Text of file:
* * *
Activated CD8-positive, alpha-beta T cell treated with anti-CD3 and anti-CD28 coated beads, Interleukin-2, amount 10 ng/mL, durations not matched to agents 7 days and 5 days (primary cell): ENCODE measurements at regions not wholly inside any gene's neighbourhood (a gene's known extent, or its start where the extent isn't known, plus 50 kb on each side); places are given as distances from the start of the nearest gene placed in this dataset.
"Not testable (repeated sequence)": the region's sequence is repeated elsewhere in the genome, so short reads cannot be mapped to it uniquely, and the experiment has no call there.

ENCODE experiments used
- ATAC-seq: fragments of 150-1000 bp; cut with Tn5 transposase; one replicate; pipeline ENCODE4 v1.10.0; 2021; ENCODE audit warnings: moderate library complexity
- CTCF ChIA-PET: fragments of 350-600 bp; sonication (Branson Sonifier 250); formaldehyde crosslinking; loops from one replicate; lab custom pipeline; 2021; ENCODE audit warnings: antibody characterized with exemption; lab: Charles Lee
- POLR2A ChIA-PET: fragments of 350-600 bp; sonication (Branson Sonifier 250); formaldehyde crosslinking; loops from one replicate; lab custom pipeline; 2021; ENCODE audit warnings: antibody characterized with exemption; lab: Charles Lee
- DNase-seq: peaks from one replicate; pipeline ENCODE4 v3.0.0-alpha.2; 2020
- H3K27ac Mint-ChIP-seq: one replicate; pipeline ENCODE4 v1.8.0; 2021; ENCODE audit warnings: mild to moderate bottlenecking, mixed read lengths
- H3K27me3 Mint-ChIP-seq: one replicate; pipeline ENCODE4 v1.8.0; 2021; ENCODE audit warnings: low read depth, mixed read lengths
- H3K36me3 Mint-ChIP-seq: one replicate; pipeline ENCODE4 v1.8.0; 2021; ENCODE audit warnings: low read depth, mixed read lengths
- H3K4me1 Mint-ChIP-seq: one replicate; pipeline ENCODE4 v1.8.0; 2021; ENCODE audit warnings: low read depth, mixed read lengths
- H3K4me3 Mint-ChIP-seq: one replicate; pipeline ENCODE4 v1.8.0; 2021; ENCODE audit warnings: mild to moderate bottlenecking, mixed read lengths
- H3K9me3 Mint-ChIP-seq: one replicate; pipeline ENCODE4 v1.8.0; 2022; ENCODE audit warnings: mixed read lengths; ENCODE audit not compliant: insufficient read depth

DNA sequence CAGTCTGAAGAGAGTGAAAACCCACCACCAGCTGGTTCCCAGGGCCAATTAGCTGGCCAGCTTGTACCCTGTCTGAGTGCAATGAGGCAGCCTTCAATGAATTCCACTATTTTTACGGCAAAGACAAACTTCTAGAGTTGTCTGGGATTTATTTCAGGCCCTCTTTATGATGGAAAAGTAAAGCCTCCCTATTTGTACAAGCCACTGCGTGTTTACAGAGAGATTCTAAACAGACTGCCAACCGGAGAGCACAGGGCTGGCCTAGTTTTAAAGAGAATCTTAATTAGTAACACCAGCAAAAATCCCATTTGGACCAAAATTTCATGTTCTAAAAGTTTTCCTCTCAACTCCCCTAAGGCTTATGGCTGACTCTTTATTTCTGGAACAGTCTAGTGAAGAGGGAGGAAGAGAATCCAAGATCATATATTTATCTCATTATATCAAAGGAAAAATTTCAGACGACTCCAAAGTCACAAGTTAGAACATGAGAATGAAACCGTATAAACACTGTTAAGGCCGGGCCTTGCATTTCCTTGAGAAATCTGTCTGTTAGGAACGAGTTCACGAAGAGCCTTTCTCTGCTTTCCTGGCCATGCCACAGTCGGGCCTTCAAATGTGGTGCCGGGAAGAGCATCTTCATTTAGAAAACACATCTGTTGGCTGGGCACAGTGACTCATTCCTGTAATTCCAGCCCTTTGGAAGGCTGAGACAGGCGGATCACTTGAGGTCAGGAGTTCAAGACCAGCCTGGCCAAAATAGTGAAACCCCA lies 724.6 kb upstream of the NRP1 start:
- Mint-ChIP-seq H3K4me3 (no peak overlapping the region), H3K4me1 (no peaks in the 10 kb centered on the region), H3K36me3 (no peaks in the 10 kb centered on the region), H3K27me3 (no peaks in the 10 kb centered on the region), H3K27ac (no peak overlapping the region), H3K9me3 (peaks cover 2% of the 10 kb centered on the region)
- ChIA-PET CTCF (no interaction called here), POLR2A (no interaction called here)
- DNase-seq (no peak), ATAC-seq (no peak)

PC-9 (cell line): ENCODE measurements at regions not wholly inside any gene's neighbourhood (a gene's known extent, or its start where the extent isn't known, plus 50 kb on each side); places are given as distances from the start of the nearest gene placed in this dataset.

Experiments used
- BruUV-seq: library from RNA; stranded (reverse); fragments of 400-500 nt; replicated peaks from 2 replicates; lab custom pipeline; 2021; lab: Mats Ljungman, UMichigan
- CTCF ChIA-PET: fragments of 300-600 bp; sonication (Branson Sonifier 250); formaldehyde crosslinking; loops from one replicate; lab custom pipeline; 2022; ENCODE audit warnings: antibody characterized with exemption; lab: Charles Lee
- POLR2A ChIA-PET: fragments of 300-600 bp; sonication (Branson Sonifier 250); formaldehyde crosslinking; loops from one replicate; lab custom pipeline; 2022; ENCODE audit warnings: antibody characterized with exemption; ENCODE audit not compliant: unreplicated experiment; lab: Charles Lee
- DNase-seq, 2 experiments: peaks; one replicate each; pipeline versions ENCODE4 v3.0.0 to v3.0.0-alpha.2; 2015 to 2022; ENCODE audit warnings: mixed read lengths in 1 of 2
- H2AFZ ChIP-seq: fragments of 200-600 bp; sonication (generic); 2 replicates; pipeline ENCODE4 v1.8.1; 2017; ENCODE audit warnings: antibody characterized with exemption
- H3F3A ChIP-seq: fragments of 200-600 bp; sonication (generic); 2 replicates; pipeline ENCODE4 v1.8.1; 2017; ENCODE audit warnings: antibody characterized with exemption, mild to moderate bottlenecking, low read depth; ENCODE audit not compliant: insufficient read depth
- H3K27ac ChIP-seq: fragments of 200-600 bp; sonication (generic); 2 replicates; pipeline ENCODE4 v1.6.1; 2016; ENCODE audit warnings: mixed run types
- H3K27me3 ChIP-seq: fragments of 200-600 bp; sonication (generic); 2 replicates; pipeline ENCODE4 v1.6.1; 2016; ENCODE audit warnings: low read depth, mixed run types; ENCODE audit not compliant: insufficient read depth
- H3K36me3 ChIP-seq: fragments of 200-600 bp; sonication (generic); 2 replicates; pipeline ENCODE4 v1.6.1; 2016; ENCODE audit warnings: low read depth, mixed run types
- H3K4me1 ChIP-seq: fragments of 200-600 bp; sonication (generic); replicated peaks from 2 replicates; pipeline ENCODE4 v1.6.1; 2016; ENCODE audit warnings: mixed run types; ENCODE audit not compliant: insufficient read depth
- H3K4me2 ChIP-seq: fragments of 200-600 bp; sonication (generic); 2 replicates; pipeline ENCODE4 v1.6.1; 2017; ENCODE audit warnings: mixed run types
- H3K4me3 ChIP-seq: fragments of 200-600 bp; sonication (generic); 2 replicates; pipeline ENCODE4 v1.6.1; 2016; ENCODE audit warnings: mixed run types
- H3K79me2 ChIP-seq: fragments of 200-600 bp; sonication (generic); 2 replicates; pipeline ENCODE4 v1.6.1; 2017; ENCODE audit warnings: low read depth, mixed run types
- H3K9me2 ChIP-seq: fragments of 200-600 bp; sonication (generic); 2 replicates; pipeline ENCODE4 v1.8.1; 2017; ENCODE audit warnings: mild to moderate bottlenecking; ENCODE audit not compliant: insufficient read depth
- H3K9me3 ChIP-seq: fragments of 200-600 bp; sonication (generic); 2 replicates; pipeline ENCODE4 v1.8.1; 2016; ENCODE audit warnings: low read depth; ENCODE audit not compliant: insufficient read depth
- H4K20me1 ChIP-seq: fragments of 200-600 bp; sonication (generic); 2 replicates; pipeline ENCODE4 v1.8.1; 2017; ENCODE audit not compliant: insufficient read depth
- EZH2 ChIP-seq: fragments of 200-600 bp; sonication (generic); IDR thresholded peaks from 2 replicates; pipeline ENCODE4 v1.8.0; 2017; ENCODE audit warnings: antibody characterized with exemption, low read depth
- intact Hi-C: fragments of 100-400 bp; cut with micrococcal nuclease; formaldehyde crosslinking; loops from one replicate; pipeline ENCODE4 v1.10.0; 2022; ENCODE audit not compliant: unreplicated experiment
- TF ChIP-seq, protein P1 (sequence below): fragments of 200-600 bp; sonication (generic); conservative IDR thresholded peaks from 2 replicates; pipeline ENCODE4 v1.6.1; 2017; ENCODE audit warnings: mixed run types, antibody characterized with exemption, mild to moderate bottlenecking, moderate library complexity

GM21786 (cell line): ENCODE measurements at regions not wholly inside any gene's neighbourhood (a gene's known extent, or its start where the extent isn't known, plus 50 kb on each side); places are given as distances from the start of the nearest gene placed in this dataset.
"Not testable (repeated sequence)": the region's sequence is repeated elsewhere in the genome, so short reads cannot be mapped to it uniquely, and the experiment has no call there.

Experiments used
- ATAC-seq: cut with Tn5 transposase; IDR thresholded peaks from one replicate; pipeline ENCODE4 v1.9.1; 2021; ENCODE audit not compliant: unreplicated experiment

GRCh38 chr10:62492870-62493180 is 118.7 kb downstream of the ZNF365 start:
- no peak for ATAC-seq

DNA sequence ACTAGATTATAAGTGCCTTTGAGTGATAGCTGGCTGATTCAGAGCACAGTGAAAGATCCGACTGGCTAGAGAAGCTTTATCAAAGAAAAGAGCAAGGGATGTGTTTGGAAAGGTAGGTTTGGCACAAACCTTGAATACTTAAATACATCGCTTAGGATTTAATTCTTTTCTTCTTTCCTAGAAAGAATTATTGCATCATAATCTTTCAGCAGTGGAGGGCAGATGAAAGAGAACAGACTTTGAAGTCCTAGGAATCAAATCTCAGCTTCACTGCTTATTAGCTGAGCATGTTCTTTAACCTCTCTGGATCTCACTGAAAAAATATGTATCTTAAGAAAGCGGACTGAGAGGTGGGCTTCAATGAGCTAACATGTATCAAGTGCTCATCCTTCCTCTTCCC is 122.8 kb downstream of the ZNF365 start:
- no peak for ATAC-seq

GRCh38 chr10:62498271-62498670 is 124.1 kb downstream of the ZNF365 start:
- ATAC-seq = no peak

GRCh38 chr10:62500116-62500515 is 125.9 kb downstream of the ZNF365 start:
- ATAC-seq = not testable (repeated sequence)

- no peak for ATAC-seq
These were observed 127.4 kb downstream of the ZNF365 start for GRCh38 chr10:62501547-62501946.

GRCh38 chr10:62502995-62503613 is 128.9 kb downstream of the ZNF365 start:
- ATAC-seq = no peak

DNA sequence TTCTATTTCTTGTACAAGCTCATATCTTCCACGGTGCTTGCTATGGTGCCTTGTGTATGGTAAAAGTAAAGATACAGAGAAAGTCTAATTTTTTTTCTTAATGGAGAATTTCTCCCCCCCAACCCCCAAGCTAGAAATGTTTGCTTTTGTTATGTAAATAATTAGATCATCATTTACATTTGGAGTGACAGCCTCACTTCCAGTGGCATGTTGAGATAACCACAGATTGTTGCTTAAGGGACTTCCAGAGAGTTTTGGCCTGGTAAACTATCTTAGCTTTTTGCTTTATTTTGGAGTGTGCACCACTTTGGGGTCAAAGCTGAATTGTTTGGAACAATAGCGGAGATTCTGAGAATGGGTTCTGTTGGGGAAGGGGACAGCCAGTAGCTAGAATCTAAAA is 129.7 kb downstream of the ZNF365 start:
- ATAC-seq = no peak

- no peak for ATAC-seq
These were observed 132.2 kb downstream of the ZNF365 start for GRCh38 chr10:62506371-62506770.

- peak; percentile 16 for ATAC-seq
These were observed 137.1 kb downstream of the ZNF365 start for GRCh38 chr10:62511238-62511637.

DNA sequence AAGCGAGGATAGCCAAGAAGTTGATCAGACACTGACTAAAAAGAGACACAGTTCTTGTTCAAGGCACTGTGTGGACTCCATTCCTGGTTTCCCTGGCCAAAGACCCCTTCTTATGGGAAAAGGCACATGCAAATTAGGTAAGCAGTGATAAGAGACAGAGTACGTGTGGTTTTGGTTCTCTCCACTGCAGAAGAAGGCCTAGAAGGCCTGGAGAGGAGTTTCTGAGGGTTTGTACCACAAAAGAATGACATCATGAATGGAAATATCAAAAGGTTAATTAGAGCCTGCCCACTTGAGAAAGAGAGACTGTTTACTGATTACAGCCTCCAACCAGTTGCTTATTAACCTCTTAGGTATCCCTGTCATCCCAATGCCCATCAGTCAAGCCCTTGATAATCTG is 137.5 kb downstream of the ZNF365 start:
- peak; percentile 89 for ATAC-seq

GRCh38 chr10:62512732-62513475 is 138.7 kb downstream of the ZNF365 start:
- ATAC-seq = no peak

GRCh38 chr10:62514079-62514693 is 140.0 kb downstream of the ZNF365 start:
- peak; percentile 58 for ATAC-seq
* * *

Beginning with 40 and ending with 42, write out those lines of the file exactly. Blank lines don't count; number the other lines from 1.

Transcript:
"Not testable (repeated sequence)": the region's sequence is repeated elsewhere in the genome, so short reads cannot be mapped to it uniquely, and the experiment has no call there.

Experiments used
- ATAC-seq: cut with Tn5 transposase; IDR thresholded peaks from one replicate; pipeline ENCODE4 v1.9.1; 2021; ENCODE audit not compliant: unreplicated experiment